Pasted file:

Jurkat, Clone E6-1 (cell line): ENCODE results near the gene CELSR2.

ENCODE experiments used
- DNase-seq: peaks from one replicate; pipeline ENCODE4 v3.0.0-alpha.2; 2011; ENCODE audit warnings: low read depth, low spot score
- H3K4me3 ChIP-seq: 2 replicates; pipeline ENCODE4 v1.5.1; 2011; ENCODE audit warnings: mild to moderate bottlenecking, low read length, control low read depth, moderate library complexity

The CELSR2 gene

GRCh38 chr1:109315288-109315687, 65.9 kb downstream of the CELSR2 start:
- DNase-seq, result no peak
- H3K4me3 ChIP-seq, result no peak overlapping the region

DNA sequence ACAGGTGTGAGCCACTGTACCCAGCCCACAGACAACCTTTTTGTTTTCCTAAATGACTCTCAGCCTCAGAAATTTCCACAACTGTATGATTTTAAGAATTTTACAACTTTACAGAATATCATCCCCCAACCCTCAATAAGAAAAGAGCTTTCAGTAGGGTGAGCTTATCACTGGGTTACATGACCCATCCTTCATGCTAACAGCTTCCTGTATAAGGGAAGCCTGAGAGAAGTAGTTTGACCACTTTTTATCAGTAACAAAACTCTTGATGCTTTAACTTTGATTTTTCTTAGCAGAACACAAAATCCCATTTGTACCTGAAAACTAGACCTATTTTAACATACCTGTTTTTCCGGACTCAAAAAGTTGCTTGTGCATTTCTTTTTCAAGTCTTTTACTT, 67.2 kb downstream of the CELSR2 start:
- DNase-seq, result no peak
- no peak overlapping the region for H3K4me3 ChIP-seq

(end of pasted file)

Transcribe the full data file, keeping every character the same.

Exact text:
Jurkat, Clone E6-1 (cell line): ENCODE results near the gene CELSR2.

ENCODE experiments used
- DNase-seq: peaks from one replicate; pipeline ENCODE4 v3.0.0-alpha.2; 2011; ENCODE audit warnings: low read depth, low spot score
- H3K4me3 ChIP-seq: 2 replicates; pipeline ENCODE4 v1.5.1; 2011; ENCODE audit warnings: mild to moderate bottlenecking, low read length, control low read depth, moderate library complexity

The CELSR2 gene

GRCh38 chr1:109315288-109315687, 65.9 kb downstream of the CELSR2 start:
- DNase-seq, result no peak
- H3K4me3 ChIP-seq, result no peak overlapping the region

DNA sequence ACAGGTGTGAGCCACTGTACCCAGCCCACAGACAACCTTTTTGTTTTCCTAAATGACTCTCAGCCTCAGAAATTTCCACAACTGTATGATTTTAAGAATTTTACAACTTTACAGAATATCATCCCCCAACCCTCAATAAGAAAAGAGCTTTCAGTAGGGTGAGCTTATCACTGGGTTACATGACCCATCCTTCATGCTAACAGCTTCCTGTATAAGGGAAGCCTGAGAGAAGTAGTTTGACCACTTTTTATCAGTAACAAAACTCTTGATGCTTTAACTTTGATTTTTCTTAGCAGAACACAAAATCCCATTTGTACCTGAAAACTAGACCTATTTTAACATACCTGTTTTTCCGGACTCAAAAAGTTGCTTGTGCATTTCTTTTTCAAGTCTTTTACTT, 67.2 kb downstream of the CELSR2 start:
- DNase-seq, result no peak
- no peak overlapping the region for H3K4me3 ChIP-seq